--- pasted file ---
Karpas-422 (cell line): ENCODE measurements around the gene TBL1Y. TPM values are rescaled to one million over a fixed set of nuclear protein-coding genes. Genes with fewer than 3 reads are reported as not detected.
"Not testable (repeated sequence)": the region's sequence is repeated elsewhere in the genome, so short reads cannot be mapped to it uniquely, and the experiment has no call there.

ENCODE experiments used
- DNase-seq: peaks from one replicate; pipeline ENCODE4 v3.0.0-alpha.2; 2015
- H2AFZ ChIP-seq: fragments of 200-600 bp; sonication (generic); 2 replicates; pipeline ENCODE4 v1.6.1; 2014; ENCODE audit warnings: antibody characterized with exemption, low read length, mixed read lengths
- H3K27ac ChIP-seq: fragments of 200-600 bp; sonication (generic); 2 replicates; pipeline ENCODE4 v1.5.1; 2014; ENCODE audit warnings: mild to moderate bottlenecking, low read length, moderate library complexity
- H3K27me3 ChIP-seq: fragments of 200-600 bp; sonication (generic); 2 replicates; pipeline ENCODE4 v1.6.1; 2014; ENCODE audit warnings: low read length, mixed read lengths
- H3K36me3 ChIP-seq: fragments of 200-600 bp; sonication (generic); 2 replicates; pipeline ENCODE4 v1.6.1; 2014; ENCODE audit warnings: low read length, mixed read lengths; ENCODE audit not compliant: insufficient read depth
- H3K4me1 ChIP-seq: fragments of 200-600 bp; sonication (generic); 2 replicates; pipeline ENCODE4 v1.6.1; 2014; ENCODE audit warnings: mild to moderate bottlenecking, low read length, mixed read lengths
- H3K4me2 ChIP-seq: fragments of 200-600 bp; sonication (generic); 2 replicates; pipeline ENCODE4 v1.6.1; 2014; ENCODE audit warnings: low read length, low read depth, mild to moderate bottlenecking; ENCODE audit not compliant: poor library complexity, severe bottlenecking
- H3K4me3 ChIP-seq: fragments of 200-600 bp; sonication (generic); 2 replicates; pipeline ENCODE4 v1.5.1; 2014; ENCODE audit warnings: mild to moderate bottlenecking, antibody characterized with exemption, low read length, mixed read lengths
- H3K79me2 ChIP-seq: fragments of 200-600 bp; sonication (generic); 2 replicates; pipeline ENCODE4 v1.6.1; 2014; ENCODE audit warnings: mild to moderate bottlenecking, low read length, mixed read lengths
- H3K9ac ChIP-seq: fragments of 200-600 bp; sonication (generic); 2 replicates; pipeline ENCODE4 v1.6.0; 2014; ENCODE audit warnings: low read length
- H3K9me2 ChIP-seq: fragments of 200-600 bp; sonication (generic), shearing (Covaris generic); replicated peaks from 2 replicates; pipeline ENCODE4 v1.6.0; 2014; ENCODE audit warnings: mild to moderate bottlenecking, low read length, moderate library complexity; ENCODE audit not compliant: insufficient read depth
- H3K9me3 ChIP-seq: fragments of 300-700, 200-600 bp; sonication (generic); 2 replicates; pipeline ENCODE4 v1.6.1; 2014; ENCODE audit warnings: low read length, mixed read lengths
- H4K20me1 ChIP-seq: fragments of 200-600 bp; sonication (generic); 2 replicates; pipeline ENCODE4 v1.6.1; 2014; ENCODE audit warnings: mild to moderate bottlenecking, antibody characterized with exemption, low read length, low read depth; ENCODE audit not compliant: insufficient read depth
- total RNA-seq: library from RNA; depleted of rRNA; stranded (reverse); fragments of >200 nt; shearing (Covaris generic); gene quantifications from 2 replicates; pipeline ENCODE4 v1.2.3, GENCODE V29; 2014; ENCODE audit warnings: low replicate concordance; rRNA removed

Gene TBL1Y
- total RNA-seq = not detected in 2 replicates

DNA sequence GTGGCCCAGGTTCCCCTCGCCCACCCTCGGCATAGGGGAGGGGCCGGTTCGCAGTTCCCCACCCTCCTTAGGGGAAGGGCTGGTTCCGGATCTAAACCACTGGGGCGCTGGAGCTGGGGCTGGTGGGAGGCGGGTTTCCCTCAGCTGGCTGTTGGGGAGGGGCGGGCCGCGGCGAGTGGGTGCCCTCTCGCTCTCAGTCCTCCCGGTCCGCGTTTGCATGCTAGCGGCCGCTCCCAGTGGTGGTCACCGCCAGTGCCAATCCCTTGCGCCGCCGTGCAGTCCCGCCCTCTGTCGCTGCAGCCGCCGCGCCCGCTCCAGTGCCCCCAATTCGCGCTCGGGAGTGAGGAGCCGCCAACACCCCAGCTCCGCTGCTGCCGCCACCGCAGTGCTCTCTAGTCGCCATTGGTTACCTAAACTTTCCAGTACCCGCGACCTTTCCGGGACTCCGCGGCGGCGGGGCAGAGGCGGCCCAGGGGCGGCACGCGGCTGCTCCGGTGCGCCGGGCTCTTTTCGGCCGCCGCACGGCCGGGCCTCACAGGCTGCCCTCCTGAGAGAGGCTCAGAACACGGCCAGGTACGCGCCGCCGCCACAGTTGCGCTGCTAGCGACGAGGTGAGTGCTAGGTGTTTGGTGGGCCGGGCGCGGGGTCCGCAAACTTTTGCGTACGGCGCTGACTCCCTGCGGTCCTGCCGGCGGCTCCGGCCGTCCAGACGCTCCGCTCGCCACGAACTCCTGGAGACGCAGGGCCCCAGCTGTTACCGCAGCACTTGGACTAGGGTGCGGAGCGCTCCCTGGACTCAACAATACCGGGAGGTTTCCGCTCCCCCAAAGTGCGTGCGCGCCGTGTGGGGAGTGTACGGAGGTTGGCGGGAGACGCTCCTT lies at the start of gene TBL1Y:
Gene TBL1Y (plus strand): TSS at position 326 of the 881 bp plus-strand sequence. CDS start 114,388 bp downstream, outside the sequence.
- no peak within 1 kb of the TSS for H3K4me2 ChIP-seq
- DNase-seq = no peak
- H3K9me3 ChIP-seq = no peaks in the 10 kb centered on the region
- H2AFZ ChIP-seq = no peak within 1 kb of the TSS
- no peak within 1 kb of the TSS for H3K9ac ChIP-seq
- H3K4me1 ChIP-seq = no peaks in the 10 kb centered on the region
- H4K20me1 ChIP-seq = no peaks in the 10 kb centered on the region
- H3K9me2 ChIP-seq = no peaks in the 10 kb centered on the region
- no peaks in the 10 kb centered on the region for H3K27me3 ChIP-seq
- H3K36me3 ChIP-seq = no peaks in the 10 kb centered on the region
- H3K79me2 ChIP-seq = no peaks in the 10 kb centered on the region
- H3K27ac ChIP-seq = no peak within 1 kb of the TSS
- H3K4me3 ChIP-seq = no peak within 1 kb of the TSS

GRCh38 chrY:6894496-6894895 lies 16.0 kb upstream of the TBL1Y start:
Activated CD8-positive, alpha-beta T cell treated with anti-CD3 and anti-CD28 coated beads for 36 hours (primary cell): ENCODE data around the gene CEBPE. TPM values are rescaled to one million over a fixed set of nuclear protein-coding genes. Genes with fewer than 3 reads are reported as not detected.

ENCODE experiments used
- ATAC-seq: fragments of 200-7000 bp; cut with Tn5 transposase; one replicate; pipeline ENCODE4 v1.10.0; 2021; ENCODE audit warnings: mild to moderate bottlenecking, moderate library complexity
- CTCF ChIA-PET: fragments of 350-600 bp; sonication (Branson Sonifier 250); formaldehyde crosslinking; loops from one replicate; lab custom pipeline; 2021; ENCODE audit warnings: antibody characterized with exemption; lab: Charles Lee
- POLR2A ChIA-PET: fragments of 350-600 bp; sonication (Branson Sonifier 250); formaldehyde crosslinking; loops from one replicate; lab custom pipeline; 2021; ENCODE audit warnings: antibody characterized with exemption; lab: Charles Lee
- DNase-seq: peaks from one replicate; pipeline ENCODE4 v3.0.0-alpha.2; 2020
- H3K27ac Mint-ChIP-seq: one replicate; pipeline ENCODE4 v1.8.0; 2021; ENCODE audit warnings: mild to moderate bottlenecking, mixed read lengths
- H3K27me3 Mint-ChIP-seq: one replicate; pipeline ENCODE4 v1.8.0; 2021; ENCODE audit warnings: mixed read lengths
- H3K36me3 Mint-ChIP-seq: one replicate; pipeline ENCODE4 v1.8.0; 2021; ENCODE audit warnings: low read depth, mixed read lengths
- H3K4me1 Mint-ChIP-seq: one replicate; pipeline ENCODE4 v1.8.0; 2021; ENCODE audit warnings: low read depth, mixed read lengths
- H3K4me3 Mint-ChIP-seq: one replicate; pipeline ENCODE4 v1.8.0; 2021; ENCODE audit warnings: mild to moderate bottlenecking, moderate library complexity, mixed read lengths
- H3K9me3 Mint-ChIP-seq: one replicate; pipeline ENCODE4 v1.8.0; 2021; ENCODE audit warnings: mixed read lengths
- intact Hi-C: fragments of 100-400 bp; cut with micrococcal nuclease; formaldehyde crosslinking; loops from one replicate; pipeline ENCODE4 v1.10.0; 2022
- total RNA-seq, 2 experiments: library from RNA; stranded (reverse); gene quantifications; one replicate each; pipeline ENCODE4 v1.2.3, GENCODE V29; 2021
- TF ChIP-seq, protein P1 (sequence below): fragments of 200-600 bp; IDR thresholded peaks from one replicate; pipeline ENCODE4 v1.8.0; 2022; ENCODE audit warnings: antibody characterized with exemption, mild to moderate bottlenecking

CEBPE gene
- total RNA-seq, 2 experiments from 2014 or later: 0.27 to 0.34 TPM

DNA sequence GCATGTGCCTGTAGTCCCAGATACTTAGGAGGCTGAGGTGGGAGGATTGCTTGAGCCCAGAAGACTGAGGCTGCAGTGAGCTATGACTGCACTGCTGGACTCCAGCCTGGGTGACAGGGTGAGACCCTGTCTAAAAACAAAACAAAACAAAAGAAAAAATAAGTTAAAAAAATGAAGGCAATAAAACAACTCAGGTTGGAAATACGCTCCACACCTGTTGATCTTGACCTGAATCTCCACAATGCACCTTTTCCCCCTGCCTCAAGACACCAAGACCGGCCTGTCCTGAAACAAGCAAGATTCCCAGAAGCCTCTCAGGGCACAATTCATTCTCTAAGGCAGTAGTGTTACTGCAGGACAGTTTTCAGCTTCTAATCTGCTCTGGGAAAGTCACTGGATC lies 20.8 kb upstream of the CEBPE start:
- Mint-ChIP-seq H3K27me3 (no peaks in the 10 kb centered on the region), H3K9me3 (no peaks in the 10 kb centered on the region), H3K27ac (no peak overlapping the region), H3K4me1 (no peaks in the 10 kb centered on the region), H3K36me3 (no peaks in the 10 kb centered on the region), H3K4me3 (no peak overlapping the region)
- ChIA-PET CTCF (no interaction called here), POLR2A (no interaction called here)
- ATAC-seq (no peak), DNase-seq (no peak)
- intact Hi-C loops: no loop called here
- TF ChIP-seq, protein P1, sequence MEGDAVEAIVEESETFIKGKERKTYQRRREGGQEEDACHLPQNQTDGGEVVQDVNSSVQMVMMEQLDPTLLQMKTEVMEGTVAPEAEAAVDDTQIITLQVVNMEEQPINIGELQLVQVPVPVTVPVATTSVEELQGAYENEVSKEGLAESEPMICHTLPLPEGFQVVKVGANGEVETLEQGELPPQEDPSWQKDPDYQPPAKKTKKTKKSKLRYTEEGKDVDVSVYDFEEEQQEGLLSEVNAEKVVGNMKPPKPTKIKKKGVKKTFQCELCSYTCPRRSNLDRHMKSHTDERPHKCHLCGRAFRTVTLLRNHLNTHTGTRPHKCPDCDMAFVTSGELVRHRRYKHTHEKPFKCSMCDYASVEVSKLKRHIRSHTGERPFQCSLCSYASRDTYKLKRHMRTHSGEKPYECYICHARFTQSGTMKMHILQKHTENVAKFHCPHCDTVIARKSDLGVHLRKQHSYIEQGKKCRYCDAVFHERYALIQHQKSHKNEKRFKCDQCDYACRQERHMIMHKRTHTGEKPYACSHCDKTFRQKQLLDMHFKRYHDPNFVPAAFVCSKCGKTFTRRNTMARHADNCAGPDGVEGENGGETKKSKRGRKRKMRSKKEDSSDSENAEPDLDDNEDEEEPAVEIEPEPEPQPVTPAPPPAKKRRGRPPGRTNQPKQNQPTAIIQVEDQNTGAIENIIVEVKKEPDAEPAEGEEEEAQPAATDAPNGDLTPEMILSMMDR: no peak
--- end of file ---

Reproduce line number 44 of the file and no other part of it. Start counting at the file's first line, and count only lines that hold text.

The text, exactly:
- H3K36me3 Mint-ChIP-seq: one replicate; pipeline ENCODE4 v1.8.0; 2021; ENCODE audit warnings: low read depth, mixed read lengths